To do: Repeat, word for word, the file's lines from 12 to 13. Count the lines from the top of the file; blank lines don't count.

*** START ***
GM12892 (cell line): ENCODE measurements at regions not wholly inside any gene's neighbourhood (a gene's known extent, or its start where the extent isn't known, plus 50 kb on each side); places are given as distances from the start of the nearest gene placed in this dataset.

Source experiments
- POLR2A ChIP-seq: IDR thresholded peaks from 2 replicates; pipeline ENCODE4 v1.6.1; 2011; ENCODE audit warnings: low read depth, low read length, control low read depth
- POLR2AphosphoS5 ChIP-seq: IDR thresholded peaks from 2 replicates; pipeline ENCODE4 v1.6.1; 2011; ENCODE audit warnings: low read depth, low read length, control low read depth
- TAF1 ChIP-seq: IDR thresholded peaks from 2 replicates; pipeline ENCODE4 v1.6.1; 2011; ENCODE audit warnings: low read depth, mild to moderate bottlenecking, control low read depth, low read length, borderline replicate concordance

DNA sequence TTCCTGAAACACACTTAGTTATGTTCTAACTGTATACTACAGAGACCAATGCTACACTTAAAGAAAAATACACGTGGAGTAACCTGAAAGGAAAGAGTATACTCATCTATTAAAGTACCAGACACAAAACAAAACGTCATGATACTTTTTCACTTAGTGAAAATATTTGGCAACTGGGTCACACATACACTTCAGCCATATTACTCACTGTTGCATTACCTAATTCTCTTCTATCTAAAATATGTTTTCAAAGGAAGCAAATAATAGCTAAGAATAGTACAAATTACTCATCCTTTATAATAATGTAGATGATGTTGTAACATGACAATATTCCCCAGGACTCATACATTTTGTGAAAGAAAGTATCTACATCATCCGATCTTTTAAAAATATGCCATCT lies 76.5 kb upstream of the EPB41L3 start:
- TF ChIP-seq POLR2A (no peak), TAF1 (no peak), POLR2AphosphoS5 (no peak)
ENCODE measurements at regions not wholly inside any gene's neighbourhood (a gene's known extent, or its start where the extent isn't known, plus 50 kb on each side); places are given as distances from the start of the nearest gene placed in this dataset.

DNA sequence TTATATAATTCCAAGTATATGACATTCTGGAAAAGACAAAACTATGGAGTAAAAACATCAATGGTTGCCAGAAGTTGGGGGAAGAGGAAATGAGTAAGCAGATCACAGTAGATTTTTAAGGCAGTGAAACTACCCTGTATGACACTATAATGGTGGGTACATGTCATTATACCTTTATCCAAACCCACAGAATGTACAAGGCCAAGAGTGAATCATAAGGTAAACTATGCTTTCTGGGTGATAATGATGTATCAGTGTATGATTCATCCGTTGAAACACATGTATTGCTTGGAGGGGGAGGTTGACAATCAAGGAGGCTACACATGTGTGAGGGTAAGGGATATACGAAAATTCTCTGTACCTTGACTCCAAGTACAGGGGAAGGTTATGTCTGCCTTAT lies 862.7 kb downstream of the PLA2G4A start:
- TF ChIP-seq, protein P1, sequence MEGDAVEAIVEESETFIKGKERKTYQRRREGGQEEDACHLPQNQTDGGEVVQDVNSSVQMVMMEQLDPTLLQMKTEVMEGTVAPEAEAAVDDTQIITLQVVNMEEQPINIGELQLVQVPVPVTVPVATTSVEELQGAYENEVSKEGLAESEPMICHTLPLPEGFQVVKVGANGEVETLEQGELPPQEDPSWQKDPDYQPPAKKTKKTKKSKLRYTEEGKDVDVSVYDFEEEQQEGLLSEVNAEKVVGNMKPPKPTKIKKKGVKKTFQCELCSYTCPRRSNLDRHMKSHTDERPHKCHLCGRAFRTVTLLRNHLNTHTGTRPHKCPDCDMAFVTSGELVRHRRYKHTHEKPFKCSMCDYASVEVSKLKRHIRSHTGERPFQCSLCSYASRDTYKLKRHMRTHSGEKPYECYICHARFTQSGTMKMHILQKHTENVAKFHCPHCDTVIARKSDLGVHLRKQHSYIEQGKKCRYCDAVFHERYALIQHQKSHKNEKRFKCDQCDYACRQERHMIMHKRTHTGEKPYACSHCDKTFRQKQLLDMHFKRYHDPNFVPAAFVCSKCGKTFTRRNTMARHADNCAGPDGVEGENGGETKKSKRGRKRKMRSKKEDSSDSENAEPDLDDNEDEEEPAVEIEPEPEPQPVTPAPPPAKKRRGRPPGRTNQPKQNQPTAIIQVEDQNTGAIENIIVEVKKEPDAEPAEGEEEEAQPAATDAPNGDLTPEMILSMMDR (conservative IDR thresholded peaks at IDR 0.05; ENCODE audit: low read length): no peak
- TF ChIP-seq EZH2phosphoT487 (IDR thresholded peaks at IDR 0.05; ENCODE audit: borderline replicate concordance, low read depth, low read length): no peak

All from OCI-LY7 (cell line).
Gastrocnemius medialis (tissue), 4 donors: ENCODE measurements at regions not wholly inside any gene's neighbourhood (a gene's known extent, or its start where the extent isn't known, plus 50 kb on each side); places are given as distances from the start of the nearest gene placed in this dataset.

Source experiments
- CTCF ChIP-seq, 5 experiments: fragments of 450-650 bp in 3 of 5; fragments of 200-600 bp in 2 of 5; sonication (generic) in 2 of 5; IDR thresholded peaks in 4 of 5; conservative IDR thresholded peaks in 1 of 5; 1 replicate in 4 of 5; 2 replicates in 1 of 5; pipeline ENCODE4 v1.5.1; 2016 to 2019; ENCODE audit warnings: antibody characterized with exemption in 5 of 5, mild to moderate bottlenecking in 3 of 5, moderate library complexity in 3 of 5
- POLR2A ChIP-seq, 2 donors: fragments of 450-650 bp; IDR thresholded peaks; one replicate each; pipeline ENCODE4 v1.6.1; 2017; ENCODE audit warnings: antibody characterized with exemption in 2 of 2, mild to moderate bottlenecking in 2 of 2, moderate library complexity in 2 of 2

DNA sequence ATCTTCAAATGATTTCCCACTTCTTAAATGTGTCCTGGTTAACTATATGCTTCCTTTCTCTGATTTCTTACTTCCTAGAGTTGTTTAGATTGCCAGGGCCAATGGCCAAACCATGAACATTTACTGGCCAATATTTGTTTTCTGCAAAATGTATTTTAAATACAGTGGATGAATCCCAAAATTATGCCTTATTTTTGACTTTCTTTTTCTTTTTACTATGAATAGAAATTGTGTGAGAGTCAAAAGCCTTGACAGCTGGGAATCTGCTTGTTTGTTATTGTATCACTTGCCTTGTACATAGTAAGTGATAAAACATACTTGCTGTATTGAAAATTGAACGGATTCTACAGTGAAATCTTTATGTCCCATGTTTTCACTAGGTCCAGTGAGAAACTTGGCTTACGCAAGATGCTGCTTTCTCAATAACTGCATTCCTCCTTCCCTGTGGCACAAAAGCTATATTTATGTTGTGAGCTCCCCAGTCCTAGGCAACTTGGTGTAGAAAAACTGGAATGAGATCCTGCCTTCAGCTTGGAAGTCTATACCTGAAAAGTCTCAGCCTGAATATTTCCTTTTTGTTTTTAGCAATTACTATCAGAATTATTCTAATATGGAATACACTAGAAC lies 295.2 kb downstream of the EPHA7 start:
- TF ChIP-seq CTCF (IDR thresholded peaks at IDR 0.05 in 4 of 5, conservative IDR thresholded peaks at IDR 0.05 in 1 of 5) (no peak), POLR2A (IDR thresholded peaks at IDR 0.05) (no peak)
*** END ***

All from OCI-LY7 (cell line).
Gastrocnemius medialis (tissue), 4 donors: ENCODE measurements at regions not wholly inside any gene's neighbourhood (a gene's known extent, or its start where the extent isn't known, plus 50 kb on each side); places are given as distances from the start of the nearest gene placed in this dataset.